In their work since the launch of their 2005 book, the authors have found three key components in successful Blue Ocean shifts:

• Mindset: The authors found that, as in the world of Agile management, Blue Ocean strategy is fundamentally a shift in mindset. It involves “expanding mental horizons and shifting understanding of where opportunity lies.”

• Tools: Successful implementers of Blue Ocean strategy have used practical tools to systematically “translate blue ocean thinking into commercially compelling new offerings.” Sporadic, one-off “Blue Ocean strategy” is one thing: systematically adopting Blue Ocean thinking is another.

• Human-ness: Successful implementers exemplify “a humanistic process, which inspires people’s confidence to own and drive the process to own and drive the process for effective execution.”

… The Five Step Process

The book offers a five-step process for systematically reproducing such strategic triumphs, and shows how a Blue Ocean initiative can be successfully launched in even the most bureaucratic organization that is trapped in a bloody Red Ocean. The five steps are:

1. Choosing the right place to start and constructing the right Blue Ocean team for the initiative.

2. Getting clear about the current state of play

3. Uncovering the hidden pain points that limit the current size of the industry and discovering an ocean of non-customers.

4. Systematically reconstructing market boundaries and developing alternative Blue Ocean opportunities.

5. Selecting the right Blue Ocean move, conducting rapid market tests, finalizing, and launching the shift.

Though this process, the organization is able to move from the limitations of competing within the existing industry (“settlers”) to migrate towards greater value improvement (“migrators”) and eventually towards creating new value for people who are not already customers (the “pioneers” of marketing-creating innovation.)

Professors Kim & Mauborgne (Hachette)

From settlers and migrators to pioneers: Image from from Blue Ocean Shift by Professors Kim & Mauborgne

The Trap Of Mere Product Improvement

In the process, the book shows how to move beyond the trap of merely focusing on making things better for existing customers. Thus, usually product improvement doesn’t lead to large new markets of those who were formerly non-customers. If it does, that is a happy accident, rather than the main goal. To get more consistent success in generating market-creating innovations, an explicit focus onattracting non-customers is needed. This includes (a) soon-to-be non-customers; (b) refusing non-customers and (c) unexplored non-customers.

Professors Kim & Mauborgne (Hachette)

Categories of non-customers: Image from Blue Ocean Shift by Professors Kim & Mauborgne

Read more at … https://www.forbes.com/sites/stevedenning/2017/09/24/moving-to-blue-ocean-strategy-a-five-step-process-to-make-the-shift/#5d7740327f11

non-churchgoers innovation adapters

MULTIPLICATION & 7 Statistics That Predict Church Growth #HartfordInstitute

By Aaron Earls, Facts & Trends, LifeWay, 3/21/16.

Analysis of the American Congregations 2015 study finds seven statistics played a role in which churches experienced significant growth since 2010.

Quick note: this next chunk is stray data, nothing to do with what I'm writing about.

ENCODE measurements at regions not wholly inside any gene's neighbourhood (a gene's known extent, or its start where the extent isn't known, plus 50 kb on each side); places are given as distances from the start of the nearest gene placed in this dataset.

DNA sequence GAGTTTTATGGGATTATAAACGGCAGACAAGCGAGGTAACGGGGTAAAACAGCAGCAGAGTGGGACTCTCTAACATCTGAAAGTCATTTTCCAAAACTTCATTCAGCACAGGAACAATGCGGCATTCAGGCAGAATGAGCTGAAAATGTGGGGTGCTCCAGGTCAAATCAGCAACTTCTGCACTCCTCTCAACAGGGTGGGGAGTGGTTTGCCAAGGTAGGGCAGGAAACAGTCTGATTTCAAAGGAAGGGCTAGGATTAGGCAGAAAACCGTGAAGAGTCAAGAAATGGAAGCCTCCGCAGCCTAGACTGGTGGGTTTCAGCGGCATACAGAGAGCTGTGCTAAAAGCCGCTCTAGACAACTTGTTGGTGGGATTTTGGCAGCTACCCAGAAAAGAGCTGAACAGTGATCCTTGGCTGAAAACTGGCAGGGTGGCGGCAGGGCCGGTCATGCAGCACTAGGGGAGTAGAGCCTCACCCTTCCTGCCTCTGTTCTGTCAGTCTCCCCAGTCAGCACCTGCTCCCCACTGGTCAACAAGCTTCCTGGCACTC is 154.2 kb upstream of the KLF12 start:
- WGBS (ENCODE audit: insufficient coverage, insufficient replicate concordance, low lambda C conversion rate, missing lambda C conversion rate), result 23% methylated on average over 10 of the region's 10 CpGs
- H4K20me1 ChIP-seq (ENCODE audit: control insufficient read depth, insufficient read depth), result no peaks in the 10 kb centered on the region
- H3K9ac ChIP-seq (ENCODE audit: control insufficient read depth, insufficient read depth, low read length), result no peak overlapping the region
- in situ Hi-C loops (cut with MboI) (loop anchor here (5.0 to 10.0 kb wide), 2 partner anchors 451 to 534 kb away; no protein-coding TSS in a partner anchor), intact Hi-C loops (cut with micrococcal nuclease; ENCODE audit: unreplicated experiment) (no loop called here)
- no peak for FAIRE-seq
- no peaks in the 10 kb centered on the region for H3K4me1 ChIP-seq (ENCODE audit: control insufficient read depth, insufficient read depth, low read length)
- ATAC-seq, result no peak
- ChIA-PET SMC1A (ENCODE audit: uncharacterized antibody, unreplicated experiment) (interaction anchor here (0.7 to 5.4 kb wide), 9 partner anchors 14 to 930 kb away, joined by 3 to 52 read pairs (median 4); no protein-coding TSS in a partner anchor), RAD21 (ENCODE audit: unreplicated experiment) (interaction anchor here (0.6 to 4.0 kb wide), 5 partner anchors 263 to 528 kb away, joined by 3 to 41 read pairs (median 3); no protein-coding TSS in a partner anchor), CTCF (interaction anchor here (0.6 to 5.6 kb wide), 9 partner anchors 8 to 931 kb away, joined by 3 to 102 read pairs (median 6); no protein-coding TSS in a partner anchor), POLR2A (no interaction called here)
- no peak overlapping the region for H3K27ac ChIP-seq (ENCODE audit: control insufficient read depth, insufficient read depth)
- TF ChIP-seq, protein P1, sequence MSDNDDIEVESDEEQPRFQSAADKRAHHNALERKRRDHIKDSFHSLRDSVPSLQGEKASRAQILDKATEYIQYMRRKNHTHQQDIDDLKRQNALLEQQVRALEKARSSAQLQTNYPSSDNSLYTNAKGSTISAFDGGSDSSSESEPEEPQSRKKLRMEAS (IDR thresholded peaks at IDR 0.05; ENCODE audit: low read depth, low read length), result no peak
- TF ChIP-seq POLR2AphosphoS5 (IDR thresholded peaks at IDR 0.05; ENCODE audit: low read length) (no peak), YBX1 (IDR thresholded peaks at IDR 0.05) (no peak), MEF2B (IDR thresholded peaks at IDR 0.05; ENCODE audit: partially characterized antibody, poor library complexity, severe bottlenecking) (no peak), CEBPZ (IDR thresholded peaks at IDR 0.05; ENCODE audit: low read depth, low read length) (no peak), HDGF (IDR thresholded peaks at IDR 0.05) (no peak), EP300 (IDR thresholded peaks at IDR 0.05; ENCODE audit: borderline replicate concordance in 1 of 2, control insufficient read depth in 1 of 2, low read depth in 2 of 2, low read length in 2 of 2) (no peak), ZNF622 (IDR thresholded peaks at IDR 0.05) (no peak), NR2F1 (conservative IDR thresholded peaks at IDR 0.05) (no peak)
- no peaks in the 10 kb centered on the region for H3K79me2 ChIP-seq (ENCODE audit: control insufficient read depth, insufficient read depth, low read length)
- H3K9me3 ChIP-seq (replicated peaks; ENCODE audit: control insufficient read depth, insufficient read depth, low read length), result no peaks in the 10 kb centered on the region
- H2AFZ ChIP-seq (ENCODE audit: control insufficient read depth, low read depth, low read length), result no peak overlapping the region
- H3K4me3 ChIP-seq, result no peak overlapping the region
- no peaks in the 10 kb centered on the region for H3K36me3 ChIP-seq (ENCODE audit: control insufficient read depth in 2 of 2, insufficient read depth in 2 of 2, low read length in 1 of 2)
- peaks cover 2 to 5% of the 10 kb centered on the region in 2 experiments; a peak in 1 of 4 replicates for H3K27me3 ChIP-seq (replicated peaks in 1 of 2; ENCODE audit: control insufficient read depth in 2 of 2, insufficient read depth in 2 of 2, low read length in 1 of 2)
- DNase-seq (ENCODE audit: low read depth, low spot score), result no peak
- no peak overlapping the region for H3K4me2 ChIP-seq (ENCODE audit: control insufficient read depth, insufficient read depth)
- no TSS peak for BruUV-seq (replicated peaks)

1. Growing location — The old real estate adage applies to churches. Growth is connected to “location, location, location.”

More than half (59 percent) of churches in a new suburb grew at least 2 percent in the past five years. Those in other locations were less likely to experience similar growth—only 44 percent grew at that rate.

2. Younger congregation — Churches whose membership was at least a third senior adults were less likely to grow than other churches.

Only 36 percent of churches heavily attended by senior citizens grew 2 percent or more in the last five years. Almost half (48 percent) of churches where seniors were less than one-third grew.

3. Innovative worship — Congregations who describe their worship service as “very innovative” are almost 10 percent more likely to grow than others.

Less than 44 percent of churches that say they have little to some innovation in worship grew, while more than 53 percent of churches with very innovative worship grew.

4. Lack of serious conflict — Fighting churches are not growing churches. Serious conflict stunts growth.

For churches that maintained relative calm—no serious conflict in the past five years—more than half grew. Only 29 percent of churches with serious conflict did the same.

5. Involved church members — Simply put, the more laity is involved in recruiting new people the more likely a church will grow.

How likely is it that a church grew? For those whose laity was …

  • Not at all involved: 35 percent
  • Involved a little or some: 45 percent
  • Involved quite a bit: 63 percent
  • Involvement a lot: 90 percent

6. Unique identity — If churches worked to discover and present to their community what makes them different from other area churches, they are more likely to grow.

Almost 58 percent of churches who distinguished themselves from other congregations grew, compared to 43 percent of churches who showed little to no difference.

7. Specialized program — Similarly, if churches establish a program as a congregational specialty, they are more likely to grow.

Close to 52 percent of churches that have at least one specialty grew, while less than 42 percent of congregations who claimed no specialty did the same.

These seven statistics from the American Congregations 2015 study give a picture of the churches bucking the trend of decline across U.S. churches.

Read more at … http://factsandtrends.net/2016/03/17/7-statistics-that-predict-church-growth/#.Vu_fmEX3aJI

Hashtags: #StLiz #StLizTX  #Renovate16 #StMarksTX